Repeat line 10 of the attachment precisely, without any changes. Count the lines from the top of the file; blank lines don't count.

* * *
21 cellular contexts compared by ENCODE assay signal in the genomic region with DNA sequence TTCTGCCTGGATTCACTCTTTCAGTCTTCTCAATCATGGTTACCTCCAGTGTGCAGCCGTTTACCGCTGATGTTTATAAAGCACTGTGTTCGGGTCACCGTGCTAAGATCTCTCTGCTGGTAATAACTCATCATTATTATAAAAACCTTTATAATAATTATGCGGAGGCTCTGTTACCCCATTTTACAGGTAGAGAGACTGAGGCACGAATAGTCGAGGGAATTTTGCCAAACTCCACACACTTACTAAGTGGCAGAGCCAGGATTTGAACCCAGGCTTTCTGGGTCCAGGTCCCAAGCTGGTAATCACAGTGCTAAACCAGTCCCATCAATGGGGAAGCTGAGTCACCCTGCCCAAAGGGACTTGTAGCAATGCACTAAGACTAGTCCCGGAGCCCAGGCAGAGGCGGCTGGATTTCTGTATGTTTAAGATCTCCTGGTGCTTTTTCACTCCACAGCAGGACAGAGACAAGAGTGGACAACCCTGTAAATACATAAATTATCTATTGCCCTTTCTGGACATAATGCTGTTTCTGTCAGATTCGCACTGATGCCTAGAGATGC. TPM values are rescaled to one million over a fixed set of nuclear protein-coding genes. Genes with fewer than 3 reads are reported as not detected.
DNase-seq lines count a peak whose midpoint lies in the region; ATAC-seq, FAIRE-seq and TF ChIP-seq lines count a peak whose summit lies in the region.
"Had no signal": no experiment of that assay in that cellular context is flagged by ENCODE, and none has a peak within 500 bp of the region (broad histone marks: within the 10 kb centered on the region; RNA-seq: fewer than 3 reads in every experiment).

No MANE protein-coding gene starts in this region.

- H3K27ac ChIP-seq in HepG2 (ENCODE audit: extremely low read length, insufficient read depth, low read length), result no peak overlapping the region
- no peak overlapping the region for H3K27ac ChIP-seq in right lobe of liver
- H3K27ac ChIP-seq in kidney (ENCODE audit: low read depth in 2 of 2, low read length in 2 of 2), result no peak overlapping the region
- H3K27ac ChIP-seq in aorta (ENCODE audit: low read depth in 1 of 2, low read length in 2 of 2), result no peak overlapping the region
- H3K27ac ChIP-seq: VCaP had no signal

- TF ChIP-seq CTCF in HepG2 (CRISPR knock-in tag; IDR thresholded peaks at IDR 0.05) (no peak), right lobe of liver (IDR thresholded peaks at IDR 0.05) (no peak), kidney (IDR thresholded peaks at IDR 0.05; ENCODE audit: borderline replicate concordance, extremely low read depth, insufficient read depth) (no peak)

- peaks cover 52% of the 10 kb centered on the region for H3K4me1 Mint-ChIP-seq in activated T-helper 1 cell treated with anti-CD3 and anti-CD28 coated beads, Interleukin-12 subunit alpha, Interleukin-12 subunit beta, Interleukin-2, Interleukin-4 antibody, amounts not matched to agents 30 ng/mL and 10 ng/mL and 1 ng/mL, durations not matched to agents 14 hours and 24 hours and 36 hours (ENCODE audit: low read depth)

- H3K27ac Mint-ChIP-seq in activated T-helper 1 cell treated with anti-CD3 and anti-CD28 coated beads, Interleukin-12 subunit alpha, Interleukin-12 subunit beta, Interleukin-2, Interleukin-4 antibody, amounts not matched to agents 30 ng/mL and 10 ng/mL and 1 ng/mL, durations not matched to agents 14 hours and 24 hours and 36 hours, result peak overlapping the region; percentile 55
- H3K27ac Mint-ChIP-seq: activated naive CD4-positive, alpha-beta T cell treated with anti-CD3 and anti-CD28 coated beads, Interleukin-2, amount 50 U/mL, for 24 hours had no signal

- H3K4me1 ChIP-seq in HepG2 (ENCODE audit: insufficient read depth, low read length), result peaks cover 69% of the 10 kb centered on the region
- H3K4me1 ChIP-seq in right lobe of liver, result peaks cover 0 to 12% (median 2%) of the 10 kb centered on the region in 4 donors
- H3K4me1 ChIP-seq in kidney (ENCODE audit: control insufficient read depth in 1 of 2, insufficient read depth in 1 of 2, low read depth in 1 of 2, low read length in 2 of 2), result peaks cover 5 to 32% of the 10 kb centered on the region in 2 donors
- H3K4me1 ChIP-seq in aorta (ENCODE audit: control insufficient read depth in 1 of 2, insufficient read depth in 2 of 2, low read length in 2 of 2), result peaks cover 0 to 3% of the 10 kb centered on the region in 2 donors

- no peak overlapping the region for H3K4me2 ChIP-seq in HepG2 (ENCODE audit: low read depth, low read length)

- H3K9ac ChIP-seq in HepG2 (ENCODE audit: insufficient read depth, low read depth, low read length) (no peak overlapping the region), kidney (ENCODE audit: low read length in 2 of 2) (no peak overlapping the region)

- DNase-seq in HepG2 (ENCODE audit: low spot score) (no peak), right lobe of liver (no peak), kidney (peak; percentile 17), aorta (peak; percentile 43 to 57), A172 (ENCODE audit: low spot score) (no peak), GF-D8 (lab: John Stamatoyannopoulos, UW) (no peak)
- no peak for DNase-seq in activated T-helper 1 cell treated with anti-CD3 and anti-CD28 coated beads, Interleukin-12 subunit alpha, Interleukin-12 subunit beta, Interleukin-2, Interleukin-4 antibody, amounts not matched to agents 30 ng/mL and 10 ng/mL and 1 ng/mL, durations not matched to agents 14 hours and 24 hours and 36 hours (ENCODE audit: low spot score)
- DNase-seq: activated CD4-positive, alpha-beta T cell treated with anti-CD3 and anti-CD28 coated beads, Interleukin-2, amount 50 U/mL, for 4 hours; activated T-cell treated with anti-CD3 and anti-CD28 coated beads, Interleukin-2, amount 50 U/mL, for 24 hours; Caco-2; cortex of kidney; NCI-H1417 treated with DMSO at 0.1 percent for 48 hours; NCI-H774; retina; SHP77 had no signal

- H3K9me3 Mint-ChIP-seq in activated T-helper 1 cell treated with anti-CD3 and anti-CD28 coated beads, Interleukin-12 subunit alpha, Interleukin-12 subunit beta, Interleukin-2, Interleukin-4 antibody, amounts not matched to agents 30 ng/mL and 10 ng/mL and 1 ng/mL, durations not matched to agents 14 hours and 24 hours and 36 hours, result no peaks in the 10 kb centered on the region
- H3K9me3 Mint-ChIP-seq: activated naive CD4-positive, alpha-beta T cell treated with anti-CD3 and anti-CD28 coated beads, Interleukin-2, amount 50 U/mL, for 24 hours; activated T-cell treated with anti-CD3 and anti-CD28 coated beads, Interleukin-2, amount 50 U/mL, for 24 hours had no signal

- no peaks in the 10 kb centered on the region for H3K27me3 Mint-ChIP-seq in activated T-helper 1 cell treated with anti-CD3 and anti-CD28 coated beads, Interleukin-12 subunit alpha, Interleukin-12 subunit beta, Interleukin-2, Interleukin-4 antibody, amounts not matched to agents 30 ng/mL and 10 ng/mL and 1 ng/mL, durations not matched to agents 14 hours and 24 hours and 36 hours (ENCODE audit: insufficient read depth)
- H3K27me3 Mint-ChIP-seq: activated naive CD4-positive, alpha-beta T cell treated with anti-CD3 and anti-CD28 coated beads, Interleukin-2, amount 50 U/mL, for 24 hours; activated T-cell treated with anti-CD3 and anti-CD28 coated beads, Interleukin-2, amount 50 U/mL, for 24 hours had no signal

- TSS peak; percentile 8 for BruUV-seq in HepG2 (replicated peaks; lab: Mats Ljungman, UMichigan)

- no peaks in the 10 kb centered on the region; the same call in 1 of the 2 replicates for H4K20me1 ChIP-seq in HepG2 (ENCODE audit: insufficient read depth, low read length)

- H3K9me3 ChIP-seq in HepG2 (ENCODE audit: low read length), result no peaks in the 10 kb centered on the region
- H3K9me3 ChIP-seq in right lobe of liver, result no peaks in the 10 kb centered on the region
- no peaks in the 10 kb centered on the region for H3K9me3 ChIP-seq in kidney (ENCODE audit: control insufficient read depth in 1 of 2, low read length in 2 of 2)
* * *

- TF ChIP-seq CTCF in HepG2 (CRISPR knock-in tag; IDR thresholded peaks at IDR 0.05) (no peak), right lobe of liver (IDR thresholded peaks at IDR 0.05) (no peak), kidney (IDR thresholded peaks at IDR 0.05; ENCODE audit: borderline replicate concordance, extremely low read depth, insufficient read depth) (no peak)